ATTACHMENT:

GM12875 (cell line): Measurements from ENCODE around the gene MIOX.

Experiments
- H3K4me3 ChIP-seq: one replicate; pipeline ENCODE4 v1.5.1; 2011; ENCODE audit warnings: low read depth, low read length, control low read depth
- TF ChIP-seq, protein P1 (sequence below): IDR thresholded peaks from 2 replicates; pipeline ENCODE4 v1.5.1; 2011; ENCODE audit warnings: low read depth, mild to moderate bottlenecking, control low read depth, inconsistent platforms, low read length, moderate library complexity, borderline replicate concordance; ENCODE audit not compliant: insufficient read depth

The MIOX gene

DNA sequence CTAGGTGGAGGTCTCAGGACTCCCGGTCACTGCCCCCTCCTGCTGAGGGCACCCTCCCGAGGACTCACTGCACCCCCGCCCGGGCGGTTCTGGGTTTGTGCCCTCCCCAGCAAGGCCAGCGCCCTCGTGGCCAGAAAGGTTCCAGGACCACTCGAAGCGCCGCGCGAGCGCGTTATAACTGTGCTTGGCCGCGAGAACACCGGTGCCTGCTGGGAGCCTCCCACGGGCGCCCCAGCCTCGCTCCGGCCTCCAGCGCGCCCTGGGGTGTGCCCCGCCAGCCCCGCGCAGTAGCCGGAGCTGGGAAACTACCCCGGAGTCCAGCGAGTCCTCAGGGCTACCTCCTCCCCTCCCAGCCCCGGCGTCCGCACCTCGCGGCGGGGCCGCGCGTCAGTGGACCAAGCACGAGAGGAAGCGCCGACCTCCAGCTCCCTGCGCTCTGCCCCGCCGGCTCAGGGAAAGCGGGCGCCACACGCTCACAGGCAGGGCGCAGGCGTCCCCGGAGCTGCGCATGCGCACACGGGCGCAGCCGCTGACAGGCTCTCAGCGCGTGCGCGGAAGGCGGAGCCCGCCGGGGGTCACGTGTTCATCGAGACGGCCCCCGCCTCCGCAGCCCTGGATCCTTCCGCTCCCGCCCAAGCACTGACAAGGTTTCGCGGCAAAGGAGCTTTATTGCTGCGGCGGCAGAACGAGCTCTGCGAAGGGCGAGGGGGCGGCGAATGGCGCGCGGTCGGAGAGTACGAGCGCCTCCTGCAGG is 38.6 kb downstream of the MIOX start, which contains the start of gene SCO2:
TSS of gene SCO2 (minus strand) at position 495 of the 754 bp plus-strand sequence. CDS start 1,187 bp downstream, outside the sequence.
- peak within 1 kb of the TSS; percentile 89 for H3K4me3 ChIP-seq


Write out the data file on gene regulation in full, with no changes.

GM12875 (cell line): Measurements from ENCODE around the gene MIOX.

Experiments
- H3K4me3 ChIP-seq: one replicate; pipeline ENCODE4 v1.5.1; 2011; ENCODE audit warnings: low read depth, low read length, control low read depth
- TF ChIP-seq, protein P1 (sequence below): IDR thresholded peaks from 2 replicates; pipeline ENCODE4 v1.5.1; 2011; ENCODE audit warnings: low read depth, mild to moderate bottlenecking, control low read depth, inconsistent platforms, low read length, moderate library complexity, borderline replicate concordance; ENCODE audit not compliant: insufficient read depth

The MIOX gene

DNA sequence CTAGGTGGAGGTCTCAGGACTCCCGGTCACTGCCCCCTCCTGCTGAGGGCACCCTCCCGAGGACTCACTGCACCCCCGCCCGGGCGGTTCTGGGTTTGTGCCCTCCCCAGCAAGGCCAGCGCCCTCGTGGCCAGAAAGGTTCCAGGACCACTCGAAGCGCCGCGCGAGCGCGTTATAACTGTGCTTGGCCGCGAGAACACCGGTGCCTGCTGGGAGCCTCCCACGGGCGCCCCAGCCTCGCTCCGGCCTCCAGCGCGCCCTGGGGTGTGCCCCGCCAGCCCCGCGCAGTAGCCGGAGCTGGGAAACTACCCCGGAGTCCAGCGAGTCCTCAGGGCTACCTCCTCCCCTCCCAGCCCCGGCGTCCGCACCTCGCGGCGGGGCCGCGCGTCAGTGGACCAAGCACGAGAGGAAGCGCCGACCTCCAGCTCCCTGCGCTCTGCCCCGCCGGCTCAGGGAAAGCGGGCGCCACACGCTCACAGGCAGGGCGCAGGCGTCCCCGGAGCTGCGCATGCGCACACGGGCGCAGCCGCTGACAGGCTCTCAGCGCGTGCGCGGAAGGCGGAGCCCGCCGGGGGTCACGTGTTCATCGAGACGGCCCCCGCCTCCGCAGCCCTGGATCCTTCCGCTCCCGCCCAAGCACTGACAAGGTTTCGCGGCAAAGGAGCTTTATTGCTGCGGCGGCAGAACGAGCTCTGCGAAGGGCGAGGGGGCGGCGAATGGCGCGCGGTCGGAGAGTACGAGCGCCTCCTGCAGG is 38.6 kb downstream of the MIOX start, which contains the start of gene SCO2:
TSS of gene SCO2 (minus strand) at position 495 of the 754 bp plus-strand sequence. CDS start 1,187 bp downstream, outside the sequence.
- peak within 1 kb of the TSS; percentile 89 for H3K4me3 ChIP-seq